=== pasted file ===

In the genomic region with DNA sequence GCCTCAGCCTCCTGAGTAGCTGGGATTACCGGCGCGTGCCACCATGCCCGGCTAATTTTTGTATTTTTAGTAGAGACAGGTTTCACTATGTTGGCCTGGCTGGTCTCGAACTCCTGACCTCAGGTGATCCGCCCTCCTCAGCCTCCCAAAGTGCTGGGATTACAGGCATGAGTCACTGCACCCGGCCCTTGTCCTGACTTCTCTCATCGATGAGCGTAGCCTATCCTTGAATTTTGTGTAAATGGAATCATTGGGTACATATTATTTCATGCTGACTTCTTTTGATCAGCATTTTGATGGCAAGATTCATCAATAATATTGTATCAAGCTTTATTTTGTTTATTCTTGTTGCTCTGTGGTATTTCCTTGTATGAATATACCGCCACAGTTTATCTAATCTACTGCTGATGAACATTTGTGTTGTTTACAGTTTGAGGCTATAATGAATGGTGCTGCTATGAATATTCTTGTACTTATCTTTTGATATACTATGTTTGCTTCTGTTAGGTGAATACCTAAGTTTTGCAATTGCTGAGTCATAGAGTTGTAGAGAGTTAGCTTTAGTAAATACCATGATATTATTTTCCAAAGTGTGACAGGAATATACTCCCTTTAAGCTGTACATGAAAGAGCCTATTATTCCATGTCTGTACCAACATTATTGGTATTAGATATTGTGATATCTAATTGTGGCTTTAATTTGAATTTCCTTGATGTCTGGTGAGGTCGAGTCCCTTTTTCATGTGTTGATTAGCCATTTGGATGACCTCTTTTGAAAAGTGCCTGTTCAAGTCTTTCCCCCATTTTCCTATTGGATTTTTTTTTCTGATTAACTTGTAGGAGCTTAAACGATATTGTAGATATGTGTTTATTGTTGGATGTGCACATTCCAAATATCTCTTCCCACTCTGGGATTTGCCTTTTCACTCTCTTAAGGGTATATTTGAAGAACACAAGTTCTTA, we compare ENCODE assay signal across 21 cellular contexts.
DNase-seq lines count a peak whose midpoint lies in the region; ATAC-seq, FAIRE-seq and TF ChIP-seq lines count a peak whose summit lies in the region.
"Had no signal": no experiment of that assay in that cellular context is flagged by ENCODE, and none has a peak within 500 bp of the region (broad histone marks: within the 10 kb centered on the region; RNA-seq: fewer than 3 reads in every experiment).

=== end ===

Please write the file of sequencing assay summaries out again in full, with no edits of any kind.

In the genomic region with DNA sequence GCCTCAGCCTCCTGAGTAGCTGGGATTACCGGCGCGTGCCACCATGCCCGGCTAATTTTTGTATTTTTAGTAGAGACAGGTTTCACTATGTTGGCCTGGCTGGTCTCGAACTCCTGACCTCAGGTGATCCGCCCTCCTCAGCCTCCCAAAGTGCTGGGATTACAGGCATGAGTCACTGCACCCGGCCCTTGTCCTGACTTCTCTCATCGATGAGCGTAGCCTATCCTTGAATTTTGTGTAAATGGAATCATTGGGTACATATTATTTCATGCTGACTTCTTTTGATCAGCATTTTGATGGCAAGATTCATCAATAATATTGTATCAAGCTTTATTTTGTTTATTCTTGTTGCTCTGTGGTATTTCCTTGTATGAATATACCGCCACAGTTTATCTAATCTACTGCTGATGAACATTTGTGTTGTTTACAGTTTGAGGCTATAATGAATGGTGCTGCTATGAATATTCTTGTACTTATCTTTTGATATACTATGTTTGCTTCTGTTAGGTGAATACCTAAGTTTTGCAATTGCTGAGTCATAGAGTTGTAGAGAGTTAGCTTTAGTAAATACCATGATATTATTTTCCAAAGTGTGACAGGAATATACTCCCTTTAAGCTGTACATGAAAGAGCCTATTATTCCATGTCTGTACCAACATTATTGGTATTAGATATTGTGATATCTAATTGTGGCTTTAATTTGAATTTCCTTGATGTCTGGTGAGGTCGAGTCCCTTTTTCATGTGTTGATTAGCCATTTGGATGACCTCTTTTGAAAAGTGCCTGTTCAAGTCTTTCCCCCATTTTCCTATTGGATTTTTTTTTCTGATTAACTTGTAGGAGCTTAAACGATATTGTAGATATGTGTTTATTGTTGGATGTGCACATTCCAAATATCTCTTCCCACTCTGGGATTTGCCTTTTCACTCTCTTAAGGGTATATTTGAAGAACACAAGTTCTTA, we compare ENCODE assay signal across 21 cellular contexts.
DNase-seq lines count a peak whose midpoint lies in the region; ATAC-seq, FAIRE-seq and TF ChIP-seq lines count a peak whose summit lies in the region.
"Had no signal": no experiment of that assay in that cellular context is flagged by ENCODE, and none has a peak within 500 bp of the region (broad histone marks: within the 10 kb centered on the region; RNA-seq: fewer than 3 reads in every experiment).